Immortality and Musk’s Millennial Hope

The quest for immortality continues. Instead of the fountain of youth in Florida, we’re looking for it in the labs of Silicon Valley…

Elon Musk, founder of Tesla and SpaceX, who before that made his riches after taking PayPal public in 2002, wants to merge human brains with computers. This is nothing new.

He launched a new company that will figure out how to implant electrodes in the human brain with hopes of downloading our thoughts and uploading new information. In other words, he wants us to access our brains just like we do our computer hard drives.

He thinks humans will be “left behind” by robots and computers as they become more intelligent — and we don’t. So he wants to install artificial intelligence in our brains to help us attain higher levels of function, according to this article. He wants to start out with using brain enhancements to heal brain diseases, then move on to bigger and better things.

These people say the first products could be advanced implants to treat intractable brain disorders like epilepsy or major depression, a market worth billions of dollars. Such implants would build on simpler electrodes already used to treat brain disorders like Parkinson’s disease.

If Neuralink can prove the safety and efficacy of technology it develops and receive government approval, perhaps it then could move on to cosmetic brain surgeries to enhance cognitive function, these people say. Mr. Musk alluded to this possibility in his comments last June, describing how humans struggle to process and generate information as quickly as they absorb it.

“Your output level is so low, particularly on a phone, your two thumbs just tapping away,” he said. “This is ridiculously slow. Our input is much better because we have a high bandwidth visual interface into the brain. Our eyes take in a lot of data.”


Google futurist Ray Kurzweil has held similar visions as Musk has for merging humanity with computers for years. He thinks that this is the future of computing — and humanity. He has written a book called The Singularity Is Near (2006). The “singularity” is the point in history in which people become so united with computers and technology that they become “superintelligent,” beyond which the advances of technology become so rapid that we are incapable of even conceiving of such a future.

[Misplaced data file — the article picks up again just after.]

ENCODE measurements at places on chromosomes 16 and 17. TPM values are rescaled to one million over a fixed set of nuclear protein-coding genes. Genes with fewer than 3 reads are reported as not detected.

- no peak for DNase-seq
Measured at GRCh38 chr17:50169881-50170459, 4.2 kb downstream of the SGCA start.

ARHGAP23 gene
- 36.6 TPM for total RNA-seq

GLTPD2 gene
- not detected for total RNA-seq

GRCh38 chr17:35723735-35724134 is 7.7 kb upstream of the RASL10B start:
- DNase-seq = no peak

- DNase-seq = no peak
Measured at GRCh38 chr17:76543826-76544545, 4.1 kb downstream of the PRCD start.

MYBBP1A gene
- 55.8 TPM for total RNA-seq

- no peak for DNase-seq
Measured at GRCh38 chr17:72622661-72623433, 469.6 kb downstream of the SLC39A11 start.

It can be thought of as the point in which finite time and history become united with the infinite.

As explained in this article, “This singularity is also referred to as digital immortality because brains and a person’s intelligence will be digitally stored forever, even after they die.”

The foundation for such imaginative wonders is solid; computing power has been doubling every 18 months — what is called “Moore’s Law.” A real-world example of this phenomenon can be observed in the graphics power of the iPhone 5s released in 2013, which has one billion transistors. It has double the number of transistors in the iPhone 5, which was released in 2012.

Three years later in 2016, the iPhone 7 was announced as having 3.3 billion transistors. Three years provides two 18-month periods. Therefore, the iPhone 7 ought to have 1 x 2 x 2 = 4 billion transistors. At 3.3 billion, maybe Moore’s law is showing evidence of slowing down a bit as we approach its limits.


The question of translating our brains into the digital domain raises ethical questions for Christians. First, is it even possible? What about the soul — what happens to it in this sci-fi scenario?

Men may deny the virtue of the flesh, but Christ upholds it: we are all going to be given resurrection bodies after the Final Judgment. They will be real, physical bodies just as Christ possesses (1 Cor. 15:52, Luke 24:39).

The dualist imagines two realities: spirit and matter. The “spirit” is superior to the “matter.” But orthodox Christianity denies this dualism. God created the material as well as the spiritual. We are supposed to prayerfully take dominion over the material earth.

Our non-corporeal heavenly states, after death, but before the Resurrection, are temporary (2 Peter 1:13-14). The physical, resurrection body is forever (1 Cor. 15:54).


And this is the crucial point: Christianity teaches that unbelievers despise God and do not want to live their lives according to his rules, but they also want to avoid the Final Judgment. Siphoning your brain off into solid-state circuitry might seem to them to be a good way of escaping the Final Judgment. They desire immortality, but they desire it on their terms, not God’s. The Bible provides a description of how we will become immortal:

Behold! I tell you a mystery. We shall not all sleep, but we shall all be changed, in a moment, in the twinkling of an eye, at the last trumpet. For the trumpet will sound, and the dead will be raised imperishable, and we shall be changed. For this perishable body must put on the imperishable, and this mortal body must put on immortality. [1 Cor. 15:51-53]

The humanist doctrine of the singularity, the melding of mind and silicon, tries to replace that moment of change sounded at the last trumpet.

Numerous scenarios of lawlessness could become reality. Digital worlds would now look and feel just like the real world. We couldn’t tell the two apart — almost like the matrix. One need not think very hard at the depraved desires which could be pursued without recourse until the heat death of the universe snuffs everyone out (according to humanistic cosmic evolutionary theory).

The Bible contradicts this theory. It promises a different ending. After all people who ever have lived are resurrected, they will be judged before the great white throne. Anyone whose name isn’t found written in the book of life shall be thrown into the lake of fire, which is the second death.

Silicon will melt in that hot place. Imperishable resurrection bodies will not.

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